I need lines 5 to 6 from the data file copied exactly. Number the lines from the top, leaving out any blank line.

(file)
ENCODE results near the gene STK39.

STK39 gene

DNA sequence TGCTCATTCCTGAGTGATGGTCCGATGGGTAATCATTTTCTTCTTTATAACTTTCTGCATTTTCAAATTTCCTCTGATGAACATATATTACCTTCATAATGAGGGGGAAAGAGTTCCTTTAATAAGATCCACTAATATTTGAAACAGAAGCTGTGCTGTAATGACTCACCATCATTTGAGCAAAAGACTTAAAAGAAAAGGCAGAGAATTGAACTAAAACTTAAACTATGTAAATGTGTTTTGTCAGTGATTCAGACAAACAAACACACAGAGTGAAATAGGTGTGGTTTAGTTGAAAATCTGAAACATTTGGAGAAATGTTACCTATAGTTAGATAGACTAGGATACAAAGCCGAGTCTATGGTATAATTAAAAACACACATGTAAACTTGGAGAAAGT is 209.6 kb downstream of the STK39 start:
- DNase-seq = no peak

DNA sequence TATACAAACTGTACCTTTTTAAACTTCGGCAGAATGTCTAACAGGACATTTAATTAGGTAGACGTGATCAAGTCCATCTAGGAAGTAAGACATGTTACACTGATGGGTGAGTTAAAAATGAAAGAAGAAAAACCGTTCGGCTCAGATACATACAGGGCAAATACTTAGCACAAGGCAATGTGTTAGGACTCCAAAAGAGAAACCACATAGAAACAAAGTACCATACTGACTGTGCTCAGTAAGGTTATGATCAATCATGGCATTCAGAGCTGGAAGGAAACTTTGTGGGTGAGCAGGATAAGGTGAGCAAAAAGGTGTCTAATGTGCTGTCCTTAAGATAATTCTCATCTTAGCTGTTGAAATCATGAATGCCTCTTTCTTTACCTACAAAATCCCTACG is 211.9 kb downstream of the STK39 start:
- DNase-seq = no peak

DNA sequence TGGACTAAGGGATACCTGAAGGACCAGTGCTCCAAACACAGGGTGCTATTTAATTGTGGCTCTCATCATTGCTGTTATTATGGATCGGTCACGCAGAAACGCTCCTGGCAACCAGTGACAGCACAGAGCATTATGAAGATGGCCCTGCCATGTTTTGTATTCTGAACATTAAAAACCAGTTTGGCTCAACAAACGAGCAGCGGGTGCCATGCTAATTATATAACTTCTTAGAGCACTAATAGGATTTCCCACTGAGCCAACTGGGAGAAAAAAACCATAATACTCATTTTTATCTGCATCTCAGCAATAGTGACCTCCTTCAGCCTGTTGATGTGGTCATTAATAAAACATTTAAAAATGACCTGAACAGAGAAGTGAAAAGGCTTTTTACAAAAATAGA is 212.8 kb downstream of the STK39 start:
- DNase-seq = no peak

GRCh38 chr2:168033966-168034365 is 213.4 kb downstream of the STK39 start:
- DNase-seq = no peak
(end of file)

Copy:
DNA sequence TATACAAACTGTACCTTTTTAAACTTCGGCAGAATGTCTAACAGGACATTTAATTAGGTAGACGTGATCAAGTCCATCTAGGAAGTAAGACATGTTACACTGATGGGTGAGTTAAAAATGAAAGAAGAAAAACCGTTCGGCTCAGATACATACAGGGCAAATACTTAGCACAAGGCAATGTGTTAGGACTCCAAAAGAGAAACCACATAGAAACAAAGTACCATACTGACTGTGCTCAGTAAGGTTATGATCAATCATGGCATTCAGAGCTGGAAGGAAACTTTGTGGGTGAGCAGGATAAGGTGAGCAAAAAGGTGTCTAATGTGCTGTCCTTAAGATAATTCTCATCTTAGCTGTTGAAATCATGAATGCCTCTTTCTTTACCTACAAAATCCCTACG is 211.9 kb downstream of the STK39 start:
- DNase-seq = no peak